Red Bull Racing
Things weren’t quite so chirpy at Red Bull Racing. After Saturday’s new front wing and exhaust treatments, RBR strapped a new rear wing on the RB8. Or maybe they didn’t because every time the car came into the pitlane, mechanics fussed over it like a collection of rather burly mother-hens, brandishing tool trays, covers and some rather natty umbrellas.
It’s possible they didn’t want anyone to get a good look at the wing. It’s possible there’s nothing to see and talk of the wing was a bluff. It’s possible they were really testing a new type of Red Bull umbrella. We’ll never know as Vettel didn’t do enough running for anyone to seriously form an opinion.
The car spent most of the morning in the garage, which Seb explained was a combination of two entirely different problems. “This morning I had an issue, I went off track and broke the front wing and had to come in. It took quite a while to get back out and then just before lunch we had a problem with the gearbox so it upset the whole day. After that there wasn’t much we could constructively do.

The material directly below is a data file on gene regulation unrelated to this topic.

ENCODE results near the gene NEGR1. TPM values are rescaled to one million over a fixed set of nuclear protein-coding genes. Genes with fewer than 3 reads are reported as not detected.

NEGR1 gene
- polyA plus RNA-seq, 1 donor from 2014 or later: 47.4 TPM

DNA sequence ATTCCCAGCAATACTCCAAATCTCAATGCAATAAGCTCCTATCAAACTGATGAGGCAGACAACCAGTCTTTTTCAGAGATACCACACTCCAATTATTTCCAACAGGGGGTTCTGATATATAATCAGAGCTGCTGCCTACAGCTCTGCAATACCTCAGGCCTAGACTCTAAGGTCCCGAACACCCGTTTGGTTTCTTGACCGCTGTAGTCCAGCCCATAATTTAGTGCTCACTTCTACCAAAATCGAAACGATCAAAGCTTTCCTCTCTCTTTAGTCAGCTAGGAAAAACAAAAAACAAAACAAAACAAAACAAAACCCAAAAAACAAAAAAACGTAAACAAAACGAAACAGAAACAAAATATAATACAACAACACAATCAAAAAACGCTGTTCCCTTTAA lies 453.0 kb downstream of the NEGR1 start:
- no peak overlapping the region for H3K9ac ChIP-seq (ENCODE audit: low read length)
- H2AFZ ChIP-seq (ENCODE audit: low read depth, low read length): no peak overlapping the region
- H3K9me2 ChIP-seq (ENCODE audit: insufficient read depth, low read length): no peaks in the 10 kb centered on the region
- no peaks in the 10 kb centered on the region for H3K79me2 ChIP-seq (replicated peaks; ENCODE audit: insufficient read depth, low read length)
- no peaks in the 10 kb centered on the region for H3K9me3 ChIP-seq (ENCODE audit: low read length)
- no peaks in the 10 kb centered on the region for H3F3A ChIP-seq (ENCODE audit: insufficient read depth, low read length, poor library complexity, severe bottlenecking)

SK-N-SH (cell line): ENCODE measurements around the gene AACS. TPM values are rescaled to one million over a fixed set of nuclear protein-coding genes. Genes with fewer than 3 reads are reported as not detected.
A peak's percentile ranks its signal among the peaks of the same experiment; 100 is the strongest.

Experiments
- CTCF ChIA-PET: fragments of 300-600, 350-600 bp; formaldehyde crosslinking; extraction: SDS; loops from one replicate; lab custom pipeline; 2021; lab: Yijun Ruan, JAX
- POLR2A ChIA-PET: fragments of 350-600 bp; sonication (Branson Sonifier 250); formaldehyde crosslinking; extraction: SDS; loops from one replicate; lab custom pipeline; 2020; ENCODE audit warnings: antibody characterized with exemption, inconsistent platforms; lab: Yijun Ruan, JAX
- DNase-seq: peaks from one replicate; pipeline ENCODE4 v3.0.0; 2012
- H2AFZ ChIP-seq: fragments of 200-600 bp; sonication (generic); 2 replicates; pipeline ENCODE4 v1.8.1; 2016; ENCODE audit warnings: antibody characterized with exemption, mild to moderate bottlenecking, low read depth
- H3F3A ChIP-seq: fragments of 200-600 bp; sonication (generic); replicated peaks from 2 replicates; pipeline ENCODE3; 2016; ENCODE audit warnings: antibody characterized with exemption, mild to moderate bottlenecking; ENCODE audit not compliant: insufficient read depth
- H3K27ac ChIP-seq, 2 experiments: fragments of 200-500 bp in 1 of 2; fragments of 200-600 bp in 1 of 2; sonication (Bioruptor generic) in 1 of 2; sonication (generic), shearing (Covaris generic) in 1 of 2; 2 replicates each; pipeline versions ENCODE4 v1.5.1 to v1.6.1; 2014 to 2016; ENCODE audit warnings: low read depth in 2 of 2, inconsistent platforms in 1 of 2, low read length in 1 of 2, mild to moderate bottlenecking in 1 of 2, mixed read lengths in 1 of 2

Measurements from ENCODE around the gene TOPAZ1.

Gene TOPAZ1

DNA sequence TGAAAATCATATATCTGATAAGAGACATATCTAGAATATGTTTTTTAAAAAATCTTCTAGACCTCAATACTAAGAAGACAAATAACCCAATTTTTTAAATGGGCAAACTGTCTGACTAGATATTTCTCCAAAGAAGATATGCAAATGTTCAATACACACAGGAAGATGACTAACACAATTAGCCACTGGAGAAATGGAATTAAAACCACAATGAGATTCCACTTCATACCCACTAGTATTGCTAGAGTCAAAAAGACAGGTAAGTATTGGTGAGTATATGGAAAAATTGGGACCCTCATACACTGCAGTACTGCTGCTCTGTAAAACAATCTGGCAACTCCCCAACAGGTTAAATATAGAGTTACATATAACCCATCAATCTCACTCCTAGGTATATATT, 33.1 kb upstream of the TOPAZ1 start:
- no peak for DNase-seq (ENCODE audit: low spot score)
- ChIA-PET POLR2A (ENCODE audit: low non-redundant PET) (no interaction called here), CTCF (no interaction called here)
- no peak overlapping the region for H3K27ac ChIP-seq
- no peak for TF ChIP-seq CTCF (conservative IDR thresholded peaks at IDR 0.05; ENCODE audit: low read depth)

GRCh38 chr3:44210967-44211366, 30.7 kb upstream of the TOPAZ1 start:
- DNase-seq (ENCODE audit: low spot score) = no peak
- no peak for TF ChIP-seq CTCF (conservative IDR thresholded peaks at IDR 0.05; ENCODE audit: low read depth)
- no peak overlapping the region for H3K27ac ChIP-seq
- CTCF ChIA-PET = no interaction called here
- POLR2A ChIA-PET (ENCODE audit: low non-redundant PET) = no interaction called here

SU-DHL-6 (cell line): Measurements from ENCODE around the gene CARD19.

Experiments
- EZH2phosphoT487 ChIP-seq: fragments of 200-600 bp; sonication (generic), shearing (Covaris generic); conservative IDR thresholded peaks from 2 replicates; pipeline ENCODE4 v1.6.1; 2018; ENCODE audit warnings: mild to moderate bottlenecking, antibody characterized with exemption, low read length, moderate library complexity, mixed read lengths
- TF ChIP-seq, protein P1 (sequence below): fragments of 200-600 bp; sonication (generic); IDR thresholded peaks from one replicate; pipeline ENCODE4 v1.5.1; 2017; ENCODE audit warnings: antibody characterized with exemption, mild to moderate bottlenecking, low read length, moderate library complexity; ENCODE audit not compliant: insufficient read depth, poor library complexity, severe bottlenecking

“To be honest, it wouldn’t be fair to judge the updates we have, as I didn’t get many laps today. I think yesterday was quite a decent step and it was a good day for Mark, so we’ll take what we can from that.”
Scuderia Toro Rosso
Just ahead of Seb on the timesheet but 77 laps to the good on the mileage chart was Daniel Ricciardo. Once again Toro managed to do 100-laps and Daniel was very happy. But Daniel would be very happy if the Faenza factory cat disgraced itself in his overalls, so long as he got to drive the car anyway, so perhaps other voices are better to sum up events. “Looking at the 12 days of testing as a whole, we can say it has been an effective pre-season campaign,” says chief engineer Laurent Mekies.
“We are moving in the right direction in terms of car development, which will be important, as it is going to be very tight in the midfield and being at the front or the back of that group will be down to very small differences between the car packages.
“Between now and taking to the track at Albert Park for FP1, we will be working hard looking at the data to make sure we are getting the most out of our current package.”
Italy’s second team (OK, sorry) had a good day with Fernando Alonso completing 115 laps. The 2005 and 2006 World Champion slotted in just behind his successor on the timesheet, though it’s impossible to know what he thought of that as for the last two days Ferrari have kept their drivers from talking to the media.